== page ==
Domoza and perhaps by Nick Jasniff, are guilty of this kidnapping,” went
on our hero.

“We had figured it out that way—of course leaving out Jasniff.”

“Have you any sample of the handwriting of Bopeppo or Vazala?” asked
Roger. “If you have you might compare them with the note sent to Mr.
Wadsworth.”

“We have managed to get one note written by Bopeppo, and we have two
samples of Vazala’s signature. But neither of them seem to be in the
handwriting used in the note,” answered Dave’s father.

“Then it would seem as if the note had been written by somebody else!”
cried Dave. “How about Mother Domoza?”

“We don’t believe the old hag can read or write English.”

“I’d like to see the note,” said Roger. Thereupon the communication was
brought forth and the two young civil engineers scanned it very closely.

“I wish I could remember Nick Jasniff’s handwriting, but I can’t,” said
Roger. “How about it, Dave?”

“If my memory serves me, he wrote rather a heavy hand,” answered our
hero. “But I am not willing to say whether this is in his style or not.
This looks to me as if it was a disguised hand, for it is very
irregular.”

“We all thought the handwriting was disguised,” answered Mr. Wadsworth.
He heaved a deep sigh. “Too bad! All this talk doesn’t seem to get us
anywhere.”

“Well, one thing is certain,” said Dave. “The girls got on board that
train, and the train went to Boston, making all of its usual stops. In
that case, they must have gotten off at one of the stop stations,—that
is, unless the train made some other stops which were not scheduled.”

“We have found out that the train did make a number of other stops,”
answered his father. “Shortly after it left Hemston they discovered a
hot box, and they had to stop four times on the way to fix that—twice
near some water tanks, and twice at some cross-road signal towers. As a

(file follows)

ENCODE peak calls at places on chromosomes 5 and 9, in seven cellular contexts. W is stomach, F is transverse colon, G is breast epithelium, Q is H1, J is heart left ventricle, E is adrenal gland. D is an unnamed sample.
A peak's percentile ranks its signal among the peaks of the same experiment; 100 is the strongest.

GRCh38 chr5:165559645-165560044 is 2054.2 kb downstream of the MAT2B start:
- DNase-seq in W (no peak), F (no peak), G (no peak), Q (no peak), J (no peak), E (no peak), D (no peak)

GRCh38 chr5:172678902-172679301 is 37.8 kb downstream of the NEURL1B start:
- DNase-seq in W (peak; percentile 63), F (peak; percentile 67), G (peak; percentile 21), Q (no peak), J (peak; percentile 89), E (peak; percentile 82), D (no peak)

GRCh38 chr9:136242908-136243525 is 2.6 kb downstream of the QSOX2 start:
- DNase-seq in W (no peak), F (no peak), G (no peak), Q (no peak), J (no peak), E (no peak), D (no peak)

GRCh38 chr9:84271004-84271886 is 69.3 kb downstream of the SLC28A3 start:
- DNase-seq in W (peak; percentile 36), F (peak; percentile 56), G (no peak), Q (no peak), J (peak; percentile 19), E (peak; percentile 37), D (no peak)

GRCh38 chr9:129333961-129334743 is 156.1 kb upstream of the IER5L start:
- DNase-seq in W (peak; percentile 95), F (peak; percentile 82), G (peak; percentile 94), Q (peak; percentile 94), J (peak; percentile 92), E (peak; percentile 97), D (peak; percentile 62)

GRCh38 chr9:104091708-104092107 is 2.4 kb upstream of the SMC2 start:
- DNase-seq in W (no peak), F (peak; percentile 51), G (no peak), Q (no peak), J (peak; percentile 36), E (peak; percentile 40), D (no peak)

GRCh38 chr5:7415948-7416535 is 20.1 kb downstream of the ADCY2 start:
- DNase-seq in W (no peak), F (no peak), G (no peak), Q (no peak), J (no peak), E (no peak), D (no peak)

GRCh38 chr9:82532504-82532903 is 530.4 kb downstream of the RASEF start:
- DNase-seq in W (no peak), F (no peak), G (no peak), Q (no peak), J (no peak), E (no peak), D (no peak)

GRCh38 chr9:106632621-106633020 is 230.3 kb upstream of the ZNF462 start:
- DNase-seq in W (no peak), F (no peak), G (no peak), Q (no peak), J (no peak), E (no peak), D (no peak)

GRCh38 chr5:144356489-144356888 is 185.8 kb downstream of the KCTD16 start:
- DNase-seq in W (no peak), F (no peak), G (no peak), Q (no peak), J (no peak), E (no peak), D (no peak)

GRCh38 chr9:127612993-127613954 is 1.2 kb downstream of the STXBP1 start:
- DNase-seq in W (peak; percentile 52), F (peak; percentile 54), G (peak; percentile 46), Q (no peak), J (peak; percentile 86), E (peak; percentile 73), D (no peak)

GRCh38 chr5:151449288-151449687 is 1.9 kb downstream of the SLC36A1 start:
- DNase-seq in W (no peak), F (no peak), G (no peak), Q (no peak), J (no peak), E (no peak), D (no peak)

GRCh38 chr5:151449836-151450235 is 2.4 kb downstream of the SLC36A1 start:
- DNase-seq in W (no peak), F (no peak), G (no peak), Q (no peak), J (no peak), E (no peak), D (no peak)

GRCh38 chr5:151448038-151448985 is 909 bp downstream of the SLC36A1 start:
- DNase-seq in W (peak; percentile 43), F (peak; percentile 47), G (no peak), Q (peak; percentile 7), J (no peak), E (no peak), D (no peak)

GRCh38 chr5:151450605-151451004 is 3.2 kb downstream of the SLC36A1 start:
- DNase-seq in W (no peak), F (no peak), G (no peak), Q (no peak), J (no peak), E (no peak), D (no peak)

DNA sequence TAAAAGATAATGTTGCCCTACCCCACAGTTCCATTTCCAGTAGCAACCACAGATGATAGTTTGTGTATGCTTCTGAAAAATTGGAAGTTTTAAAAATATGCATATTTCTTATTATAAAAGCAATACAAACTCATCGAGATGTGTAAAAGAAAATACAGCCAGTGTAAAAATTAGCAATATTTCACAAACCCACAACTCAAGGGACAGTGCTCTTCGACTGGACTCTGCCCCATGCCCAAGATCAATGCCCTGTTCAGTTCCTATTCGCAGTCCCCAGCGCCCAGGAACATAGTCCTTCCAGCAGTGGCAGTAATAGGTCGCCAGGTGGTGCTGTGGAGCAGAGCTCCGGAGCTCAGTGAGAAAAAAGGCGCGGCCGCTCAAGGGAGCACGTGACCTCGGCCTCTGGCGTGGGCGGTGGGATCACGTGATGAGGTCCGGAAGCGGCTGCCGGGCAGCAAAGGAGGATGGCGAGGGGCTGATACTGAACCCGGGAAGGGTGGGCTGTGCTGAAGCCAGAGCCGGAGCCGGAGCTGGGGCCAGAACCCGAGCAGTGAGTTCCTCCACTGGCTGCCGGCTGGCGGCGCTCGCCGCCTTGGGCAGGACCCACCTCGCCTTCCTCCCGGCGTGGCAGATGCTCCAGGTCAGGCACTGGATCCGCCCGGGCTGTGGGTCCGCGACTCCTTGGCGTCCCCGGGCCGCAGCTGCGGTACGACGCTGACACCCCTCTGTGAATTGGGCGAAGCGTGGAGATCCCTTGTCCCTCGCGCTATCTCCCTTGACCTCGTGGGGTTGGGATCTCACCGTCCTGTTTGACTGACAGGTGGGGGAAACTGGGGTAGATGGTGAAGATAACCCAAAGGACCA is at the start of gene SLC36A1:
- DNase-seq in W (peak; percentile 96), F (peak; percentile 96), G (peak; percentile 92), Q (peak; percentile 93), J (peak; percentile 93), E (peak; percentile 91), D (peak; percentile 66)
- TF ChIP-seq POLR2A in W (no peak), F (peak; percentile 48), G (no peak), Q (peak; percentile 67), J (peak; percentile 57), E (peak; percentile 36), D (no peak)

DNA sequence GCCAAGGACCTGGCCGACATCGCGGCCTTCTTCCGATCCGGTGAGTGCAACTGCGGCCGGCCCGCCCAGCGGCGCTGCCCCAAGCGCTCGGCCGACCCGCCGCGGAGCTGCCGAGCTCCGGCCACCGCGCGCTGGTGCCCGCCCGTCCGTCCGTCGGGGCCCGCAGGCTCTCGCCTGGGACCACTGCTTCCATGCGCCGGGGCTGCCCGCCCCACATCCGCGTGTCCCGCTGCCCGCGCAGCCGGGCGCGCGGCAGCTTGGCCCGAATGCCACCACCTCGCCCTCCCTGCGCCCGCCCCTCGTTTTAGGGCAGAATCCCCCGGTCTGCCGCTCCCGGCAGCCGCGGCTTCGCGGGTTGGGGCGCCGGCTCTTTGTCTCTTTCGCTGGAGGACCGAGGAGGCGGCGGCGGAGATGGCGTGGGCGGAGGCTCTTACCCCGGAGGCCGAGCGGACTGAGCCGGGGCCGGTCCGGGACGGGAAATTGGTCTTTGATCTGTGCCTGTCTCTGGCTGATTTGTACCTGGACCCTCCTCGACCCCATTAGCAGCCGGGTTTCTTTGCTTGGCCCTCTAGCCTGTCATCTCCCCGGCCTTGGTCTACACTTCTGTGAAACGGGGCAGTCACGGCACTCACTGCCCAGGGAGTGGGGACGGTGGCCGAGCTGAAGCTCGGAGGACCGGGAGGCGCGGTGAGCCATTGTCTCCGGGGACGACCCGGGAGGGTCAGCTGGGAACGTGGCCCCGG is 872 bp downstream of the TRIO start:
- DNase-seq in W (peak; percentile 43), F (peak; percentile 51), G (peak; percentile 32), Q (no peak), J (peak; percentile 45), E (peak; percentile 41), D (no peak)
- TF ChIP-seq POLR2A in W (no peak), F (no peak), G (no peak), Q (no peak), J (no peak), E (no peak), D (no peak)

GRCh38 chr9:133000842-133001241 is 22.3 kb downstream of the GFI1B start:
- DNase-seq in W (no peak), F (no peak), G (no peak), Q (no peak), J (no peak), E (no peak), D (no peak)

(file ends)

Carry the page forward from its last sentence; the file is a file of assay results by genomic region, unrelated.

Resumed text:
consequence of the delay, the train was also held up at two little way
stations to let two express trains pass, and did not get into Boston
until nearly two hours behind its regular time.”

“Have you got a list of all those stopping places?” questioned Roger.

“We have.”

“Then I know what I’m going to do,” cried Dave. “I’ll take the
automobile and go along the line of the railroad and stop at every one
of those places and make inquiries, and see if we can’t find out whether
the girls left the train, or if they were met by the gypsies, or anybody
else.”

“I’ve already been along the line, Dave,” answered his father. “Your
uncle and I went over the route, not by automobile but by a way train,
and we made inquiries at every station; but without the least success.”

“Yes, but the train couldn’t have stopped long enough for you to ask
many questions,” put in Roger.

“That is true,” returned Dave’s parent slowly. “Probably you would have
a better chance of getting some particulars if you went along the route
in the automobile. Of course it would take considerable time—several
days in fact—to follow the route in that manner all the way into
Boston.”

“It’s the only thing I can think of to do,” answered Dave. “And it will
be much better than sitting here and doing nothing.”

“Right you are!” cried Roger. “I’m willing to start this minute if you
say so,” and he jumped to his feet.

“I don’t think you can do much to-day,—it is too late,” answered Mr.
Wadsworth. “But you might get ready for a start early to-morrow
morning,” and he looked rather hopefully at the two young civil
engineers.

“We’ll do it!” answered Dave.

After that the discussion became general, and our hero and his chum got
all the particulars possible concerning the stops the train upon which
Jessie and Laura had taken passage had made on its trip to the Hub. They
put all these names and locations down on a sort of map that they drew
up, and then consulted an automobile Blue-Book, so that they might get
familiar with the roads to be taken on their tour.

“This is certainly going to be some search, Dave,” remarked Roger, after
the conference had come to an end and the two chums had gone up-stairs
to fix up for dinner.

“I know it, Roger. It will probably take us several days, and maybe a
week. But I won’t mind that, and neither will you, if only we learn
something of advantage.”

It was a quiet party that sat down to the table that evening in the
large dining room of the Wadsworth mansion. In a voice that trembled
more than usual with emotion, old Professor Potts asked a blessing on
the meal, and the repast was well on its way before anyone felt like
talking. Then Roger questioned Mr. Wadsworth concerning the automobile
to be taken for the trip.

“I think you had better take the four-passenger car,” announced the